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Officials Defend Bank Data Tracking

The Nation

Amid privacy concerns, the Bush administration portrays the Treasury Department's secret program as crucial to the war on terrorism.

June 24, 2006|Greg Miller and Josh Meyer | Times Staff Writers

WASHINGTON — In response to the Sept. 11 attacks, the Treasury Department sought to enlist a reluctant ally. The world's banking industry long had been loath to give up data on its customers, so U.S. investigators issued a subpoena for just a narrow slice of information from a worldwide financial consortium.

The reply stunned Treasury officials.

The consortium couldn't extract the shards of data that U.S. terrorism analysts were looking for, so it offered something far more generous.

"They said, 'We'll give you all the data,' " Treasury Secretary John W. Snow said Friday during a news conference in which he defended the espionage program.

And just like that, intelligence teams that once had to scrape for scraps of data from individual banks were given keys to the international banking kingdom -- access to a vast database containing detailed records on billions of bank-to-bank money transfers around the world.

Disclosure of the arrangement by The Times and other media outlets prompted complaints from privacy advocates overseas and in the United States.

Silvana Koch-Mehrin, a member of the European Parliament, said the idea of U.S. intelligence agencies reviewing records on banking customers around the world "makes me uncomfortable.... The Bush administration is turning into a nasty Big Brother."

Pam Dixon of the World Privacy Forum, a San Diego research group, said the program was "just one piece of an emerging pattern" in which the U.S. government was pressuring corporations to give up data they were not willing to surrender before the Sept. 11 attacks.

"And once you have that," Dixon said during a radio interview, "that data can be kept forever and used for other purposes without oversight."

Administration officials spent much of Friday defending the operation as crucial to the war on terrorism.

In a speech in Chicago, Vice President Dick Cheney said that disclosure of the surveillance program would make it more difficult "to prevent future attacks against the American people." He said the program was "conducted in a way to guarantee and safeguard the civil liberties of the American people."

Stuart Levey, Treasury undersecretary for terrorism and financial intelligence, who oversees the effort, said: "It has enabled us and our colleagues to identify terror suspects that we didn't know, as well as find addresses and other identifiers for those terrorists that we did know about."

Treasury officials provided details on the scope of the program Friday. Levey said the agency had used the data in conducting "at least tens of thousands, maybe hundreds of thousands of searches."

The cooperation from an industry known for guarding customer confidentiality with jealous intensity reflected just how profoundly Sept. 11 changed corporate mind-sets about collaborating with law enforcement and intelligence services.

The visceral effects of the attacks on the World Trade Center and Pentagon -- as well as subsequent strikes in Madrid, London and other cities -- created a willingness to work with law enforcement.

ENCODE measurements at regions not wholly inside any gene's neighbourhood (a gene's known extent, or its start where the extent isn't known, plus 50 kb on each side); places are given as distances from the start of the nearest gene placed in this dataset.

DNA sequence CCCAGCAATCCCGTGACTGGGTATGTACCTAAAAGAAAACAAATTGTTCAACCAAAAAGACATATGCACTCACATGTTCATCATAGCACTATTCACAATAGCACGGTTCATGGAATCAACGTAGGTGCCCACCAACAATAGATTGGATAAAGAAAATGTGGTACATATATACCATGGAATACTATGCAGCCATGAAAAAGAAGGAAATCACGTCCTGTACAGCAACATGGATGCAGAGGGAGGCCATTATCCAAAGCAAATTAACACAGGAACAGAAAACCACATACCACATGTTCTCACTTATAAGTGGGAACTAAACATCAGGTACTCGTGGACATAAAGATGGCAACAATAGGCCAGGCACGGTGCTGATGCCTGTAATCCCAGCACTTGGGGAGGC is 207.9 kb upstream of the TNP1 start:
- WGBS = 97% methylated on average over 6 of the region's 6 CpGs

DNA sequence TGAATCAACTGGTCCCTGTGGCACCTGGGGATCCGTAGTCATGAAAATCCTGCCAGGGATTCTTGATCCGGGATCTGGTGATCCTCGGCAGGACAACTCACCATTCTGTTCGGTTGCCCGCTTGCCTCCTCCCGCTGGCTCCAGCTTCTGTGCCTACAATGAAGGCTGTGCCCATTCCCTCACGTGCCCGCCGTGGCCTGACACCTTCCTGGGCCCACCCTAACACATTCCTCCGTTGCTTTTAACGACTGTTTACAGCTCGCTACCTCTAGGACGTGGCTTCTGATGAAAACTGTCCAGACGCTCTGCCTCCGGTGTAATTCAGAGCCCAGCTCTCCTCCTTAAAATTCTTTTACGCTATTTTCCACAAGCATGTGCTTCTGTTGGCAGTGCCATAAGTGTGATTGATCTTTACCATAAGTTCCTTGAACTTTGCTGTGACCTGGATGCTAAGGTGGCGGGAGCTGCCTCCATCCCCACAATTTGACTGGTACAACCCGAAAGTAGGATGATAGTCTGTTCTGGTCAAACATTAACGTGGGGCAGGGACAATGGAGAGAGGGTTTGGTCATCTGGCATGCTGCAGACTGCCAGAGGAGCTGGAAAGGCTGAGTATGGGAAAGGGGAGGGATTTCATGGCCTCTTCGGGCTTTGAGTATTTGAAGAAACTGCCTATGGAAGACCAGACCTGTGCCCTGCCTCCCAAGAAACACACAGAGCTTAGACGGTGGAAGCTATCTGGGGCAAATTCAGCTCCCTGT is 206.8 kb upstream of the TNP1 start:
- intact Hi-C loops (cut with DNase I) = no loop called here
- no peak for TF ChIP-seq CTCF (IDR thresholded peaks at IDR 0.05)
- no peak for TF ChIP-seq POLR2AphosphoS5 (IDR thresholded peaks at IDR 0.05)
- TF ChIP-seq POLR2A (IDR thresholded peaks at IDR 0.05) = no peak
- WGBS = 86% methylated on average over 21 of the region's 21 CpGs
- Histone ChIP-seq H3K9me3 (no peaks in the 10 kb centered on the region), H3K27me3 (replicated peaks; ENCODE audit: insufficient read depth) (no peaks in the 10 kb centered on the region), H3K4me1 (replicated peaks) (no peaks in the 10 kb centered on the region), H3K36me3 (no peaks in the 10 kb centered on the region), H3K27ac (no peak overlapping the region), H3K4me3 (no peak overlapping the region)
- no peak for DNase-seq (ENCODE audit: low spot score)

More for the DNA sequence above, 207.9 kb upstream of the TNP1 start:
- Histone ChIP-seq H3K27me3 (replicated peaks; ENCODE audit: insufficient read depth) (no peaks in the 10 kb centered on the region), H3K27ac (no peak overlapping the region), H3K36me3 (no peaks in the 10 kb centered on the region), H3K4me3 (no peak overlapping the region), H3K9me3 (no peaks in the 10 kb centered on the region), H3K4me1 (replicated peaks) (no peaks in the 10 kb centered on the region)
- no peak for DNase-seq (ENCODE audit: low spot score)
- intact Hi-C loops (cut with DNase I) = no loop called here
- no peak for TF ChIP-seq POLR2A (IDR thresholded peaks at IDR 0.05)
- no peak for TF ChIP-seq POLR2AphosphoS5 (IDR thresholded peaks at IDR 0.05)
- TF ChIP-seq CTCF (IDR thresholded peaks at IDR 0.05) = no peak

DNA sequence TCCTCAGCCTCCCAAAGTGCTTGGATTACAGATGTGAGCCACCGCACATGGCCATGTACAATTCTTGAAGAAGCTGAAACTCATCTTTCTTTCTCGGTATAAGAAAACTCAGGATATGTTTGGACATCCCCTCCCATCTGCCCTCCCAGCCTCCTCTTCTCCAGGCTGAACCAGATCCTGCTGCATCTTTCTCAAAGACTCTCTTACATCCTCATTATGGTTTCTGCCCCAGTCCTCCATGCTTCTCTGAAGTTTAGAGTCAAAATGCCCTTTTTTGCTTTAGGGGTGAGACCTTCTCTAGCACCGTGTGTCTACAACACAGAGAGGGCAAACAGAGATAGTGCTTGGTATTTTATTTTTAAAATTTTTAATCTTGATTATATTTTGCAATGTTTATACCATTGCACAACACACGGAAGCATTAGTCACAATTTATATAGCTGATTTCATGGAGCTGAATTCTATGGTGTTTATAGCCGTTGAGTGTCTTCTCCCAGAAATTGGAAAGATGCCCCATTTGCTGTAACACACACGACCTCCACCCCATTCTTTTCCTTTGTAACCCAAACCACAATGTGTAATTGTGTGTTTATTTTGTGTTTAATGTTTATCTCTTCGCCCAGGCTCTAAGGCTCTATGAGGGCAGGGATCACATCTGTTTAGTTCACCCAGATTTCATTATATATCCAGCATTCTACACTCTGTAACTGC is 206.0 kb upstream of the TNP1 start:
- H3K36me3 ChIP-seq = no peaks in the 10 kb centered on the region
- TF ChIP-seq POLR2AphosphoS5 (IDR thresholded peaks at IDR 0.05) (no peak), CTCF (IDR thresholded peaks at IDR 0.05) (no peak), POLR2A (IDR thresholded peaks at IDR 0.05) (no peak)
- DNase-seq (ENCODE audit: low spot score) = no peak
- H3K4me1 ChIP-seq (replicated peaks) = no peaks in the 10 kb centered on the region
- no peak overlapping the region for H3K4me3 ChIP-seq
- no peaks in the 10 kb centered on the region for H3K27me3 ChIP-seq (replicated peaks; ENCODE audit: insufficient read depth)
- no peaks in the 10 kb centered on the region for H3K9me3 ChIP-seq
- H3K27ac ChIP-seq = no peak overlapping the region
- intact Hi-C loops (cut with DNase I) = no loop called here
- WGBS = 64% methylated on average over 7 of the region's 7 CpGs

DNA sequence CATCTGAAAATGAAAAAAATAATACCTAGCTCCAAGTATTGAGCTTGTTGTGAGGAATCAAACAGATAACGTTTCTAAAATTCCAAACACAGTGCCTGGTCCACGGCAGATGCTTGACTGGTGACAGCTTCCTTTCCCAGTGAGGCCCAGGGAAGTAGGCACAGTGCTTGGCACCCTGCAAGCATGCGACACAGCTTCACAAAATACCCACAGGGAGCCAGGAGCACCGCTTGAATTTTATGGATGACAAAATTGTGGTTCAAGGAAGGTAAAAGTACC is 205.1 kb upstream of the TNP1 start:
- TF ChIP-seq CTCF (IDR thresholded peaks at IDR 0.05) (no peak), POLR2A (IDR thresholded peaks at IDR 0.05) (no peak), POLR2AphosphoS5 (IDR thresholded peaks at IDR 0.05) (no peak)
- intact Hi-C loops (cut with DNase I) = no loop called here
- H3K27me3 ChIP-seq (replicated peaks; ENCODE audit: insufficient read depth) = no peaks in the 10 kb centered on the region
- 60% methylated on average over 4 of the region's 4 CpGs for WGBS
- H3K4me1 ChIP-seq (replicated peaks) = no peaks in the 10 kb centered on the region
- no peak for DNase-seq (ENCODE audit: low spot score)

Amid this altered mood, the Bush administration moved swiftly in the weeks after Sept. 11 to collect swaths of data not only from the banking industry but -- in a separate program that generated headlines in recent months -- telecommunications firms as well.

But the enthusiasm for cooperating with authorities had limits.

Two years into the operation that Snow referred to as the Terrorist Finance Tracking Program, the banks were getting increasingly antsy.

"In 2003, [they] began to ask the question of how long this would go on," said a former senior government official familiar with the operation who spoke on condition of anonymity.

The Treasury Department had repeatedly sought to assure the Belgium-based banking consortium providing the data -- the Society for Worldwide Interbank Financial Telecommunication, or SWIFT -- that the records were being searched only for terrorist-related clues. But SWIFT executives "made the point that oral assurances were no longer enough," the former official said.

The concerns forced Treasury to make concessions, giving banks the ability to monitor how the information was being used.

But nearly five years after Sept. 11, the program continues. And each month, the Treasury Department issues a new subpoena to SWIFT under the International Emergency Economic Powers Act. That has produced the most expansive database on international financial transactions the United States has possessed.

Dixon, of the World Privacy Forum, said the administration's continued use of emergency powers was "very disconcerting." "We need firm lines drawn on how we use emergency powers in crisis situations," she said.

Snow reiterated Friday that the Treasury Department issued administrative subpoenas to compel SWIFT to turn over the data, and that under terms negotiated with SWIFT, intelligence analysts were allowed to access the records only for terrorism-related searches.

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